Good governance is like great marketing–it takes the long view, and relentlessly focuses on delivering on agreed upon goals over time.
Politics, on the other hand, is more like a ping pong match, and, thanks to electronic media, it's getting faster when we'd be better off if it slowed down.
Those that work in politics are now addicted to today's emergency, whatever it is. It could be a world event, a faux scandal or merely something the other side said. They use it to fundraise, they use it to distribute talking points and they use it to get attention and score points on the opposition. And they use polls to keep score, daily.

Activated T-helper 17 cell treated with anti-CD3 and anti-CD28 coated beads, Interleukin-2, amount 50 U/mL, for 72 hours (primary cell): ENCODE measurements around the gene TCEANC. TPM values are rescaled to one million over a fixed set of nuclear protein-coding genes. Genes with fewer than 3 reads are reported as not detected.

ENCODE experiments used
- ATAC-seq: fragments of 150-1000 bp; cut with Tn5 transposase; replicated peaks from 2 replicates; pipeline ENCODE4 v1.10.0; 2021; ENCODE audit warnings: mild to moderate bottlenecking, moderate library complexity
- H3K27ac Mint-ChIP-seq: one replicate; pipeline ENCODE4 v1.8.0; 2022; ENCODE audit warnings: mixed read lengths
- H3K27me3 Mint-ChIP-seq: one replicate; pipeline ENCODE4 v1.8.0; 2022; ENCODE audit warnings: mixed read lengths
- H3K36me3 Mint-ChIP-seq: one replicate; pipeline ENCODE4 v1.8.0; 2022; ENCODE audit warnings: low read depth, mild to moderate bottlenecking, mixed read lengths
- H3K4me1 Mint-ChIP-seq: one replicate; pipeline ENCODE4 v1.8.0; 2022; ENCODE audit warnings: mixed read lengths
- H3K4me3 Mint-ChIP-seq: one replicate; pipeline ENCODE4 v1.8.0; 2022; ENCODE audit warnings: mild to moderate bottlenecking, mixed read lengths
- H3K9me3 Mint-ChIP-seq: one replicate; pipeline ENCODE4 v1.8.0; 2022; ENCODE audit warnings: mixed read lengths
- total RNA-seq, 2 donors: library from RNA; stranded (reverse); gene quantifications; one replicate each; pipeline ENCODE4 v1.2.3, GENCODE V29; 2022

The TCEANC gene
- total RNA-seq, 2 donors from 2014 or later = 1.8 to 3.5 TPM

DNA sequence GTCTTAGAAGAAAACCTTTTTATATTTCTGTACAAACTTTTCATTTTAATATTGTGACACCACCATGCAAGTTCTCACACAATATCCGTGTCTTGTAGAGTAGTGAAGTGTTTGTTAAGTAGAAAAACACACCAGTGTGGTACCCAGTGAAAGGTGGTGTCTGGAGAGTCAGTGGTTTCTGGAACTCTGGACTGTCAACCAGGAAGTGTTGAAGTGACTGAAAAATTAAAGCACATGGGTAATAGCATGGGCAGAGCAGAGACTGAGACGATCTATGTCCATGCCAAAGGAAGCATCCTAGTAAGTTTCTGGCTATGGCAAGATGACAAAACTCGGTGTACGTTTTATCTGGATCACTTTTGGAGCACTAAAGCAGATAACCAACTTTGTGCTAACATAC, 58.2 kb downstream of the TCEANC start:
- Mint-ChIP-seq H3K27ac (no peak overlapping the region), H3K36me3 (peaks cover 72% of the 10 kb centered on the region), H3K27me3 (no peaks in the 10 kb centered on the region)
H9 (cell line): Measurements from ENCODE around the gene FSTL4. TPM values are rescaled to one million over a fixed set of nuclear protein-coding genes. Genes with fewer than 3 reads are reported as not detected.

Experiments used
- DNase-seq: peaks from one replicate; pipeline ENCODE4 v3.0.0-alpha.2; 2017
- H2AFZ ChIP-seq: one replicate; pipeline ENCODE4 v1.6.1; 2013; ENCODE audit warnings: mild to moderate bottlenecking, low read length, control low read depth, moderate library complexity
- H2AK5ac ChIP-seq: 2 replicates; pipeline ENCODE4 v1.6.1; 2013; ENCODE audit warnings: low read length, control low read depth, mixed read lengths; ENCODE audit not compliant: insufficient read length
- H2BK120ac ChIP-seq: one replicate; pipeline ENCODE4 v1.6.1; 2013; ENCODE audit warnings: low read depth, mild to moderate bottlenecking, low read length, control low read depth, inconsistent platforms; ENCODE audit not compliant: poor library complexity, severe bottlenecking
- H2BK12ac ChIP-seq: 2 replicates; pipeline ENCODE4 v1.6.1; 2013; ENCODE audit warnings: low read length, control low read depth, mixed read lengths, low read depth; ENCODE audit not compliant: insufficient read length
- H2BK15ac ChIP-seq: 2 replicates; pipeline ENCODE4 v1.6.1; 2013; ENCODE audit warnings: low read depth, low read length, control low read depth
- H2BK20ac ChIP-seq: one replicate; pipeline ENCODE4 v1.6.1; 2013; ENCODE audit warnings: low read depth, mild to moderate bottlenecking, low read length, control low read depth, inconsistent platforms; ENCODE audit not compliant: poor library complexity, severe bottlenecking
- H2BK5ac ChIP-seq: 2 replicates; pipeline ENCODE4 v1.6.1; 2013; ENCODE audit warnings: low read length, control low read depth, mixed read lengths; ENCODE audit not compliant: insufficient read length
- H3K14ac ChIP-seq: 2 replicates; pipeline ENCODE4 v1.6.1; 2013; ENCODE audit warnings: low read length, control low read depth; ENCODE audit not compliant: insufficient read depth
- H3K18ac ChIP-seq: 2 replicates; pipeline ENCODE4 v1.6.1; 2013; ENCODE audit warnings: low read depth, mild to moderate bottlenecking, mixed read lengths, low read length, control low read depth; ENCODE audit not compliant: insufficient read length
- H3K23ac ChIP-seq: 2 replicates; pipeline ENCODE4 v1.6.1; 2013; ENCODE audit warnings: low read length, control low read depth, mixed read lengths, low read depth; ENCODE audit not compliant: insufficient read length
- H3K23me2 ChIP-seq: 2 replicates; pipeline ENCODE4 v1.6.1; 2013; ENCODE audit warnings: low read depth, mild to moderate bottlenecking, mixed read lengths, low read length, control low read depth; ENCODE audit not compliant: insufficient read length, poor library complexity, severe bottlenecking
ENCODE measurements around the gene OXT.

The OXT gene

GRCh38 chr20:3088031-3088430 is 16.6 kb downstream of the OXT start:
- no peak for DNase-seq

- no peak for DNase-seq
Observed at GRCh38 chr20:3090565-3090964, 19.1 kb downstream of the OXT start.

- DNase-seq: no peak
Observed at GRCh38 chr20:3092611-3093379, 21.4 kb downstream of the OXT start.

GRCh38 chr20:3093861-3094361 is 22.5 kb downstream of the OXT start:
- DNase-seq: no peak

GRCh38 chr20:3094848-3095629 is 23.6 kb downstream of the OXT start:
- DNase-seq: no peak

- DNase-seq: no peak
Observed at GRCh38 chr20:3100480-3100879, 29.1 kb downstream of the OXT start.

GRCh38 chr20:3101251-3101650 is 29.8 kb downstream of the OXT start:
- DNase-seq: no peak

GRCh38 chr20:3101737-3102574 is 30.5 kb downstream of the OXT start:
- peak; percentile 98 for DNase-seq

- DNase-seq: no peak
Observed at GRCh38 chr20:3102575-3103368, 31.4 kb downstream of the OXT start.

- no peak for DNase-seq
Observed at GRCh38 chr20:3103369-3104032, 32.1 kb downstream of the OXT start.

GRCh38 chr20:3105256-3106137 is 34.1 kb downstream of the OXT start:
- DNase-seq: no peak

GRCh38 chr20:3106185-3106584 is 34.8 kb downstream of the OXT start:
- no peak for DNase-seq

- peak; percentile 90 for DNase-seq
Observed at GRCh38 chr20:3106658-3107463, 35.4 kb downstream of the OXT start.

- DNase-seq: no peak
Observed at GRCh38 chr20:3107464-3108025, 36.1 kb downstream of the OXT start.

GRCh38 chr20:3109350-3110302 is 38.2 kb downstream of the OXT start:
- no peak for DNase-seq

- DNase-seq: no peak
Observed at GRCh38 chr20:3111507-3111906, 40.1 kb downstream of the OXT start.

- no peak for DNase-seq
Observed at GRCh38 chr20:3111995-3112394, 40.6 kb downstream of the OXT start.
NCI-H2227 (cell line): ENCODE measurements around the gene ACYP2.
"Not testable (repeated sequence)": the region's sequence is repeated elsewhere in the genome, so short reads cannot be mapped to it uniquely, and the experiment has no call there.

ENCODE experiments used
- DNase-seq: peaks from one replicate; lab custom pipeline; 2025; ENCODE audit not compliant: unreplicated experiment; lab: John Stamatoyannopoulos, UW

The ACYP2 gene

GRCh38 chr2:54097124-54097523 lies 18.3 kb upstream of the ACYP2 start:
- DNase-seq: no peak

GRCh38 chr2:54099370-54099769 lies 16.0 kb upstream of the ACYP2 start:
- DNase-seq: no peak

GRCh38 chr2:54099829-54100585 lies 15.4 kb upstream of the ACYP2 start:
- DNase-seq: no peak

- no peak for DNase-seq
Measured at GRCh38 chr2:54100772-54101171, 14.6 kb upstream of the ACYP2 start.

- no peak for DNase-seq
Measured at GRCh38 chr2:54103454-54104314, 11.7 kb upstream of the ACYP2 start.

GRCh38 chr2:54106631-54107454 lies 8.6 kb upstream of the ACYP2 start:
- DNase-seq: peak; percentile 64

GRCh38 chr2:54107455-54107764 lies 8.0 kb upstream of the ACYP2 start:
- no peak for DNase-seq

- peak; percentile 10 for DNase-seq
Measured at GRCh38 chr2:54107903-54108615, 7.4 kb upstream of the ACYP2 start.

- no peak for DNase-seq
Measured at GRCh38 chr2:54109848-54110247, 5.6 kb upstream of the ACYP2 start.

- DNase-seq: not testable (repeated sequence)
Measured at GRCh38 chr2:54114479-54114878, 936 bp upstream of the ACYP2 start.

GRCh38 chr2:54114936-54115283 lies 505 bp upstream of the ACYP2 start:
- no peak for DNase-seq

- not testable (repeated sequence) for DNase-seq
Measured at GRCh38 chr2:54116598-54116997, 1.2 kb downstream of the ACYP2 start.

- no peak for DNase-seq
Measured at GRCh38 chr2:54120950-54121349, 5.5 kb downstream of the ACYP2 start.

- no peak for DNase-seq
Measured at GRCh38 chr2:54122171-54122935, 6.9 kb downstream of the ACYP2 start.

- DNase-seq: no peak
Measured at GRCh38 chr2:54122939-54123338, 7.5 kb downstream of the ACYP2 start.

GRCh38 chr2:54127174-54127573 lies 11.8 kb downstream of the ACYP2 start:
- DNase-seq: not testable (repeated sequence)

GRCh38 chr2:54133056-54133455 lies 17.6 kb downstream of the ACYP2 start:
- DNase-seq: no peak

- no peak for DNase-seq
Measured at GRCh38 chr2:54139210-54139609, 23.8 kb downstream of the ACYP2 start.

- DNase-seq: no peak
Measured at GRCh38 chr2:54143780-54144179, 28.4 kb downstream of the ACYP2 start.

It's practically impossible to get the attention or effort of people on a campaign unless you've got something urgent and imminent to discuss. This is no way to do serious marketing.
One side effect of the endless emergency is an insatiable need for cash. Clearly, money spent on campaigns is effective (particularly in depressing the vote for an opponent), but just as clearly, it doesn't scale. Twice as much money is not twice as effective. When the campaign falls in love with the combination of instant reaction plus unlimited fundraising, all strategy and leadership go out the window.
The problem with getting elected using emergency tactics is that it makes it harder than ever to govern for the long term.
[Here's my post about the endless emergency of poverty].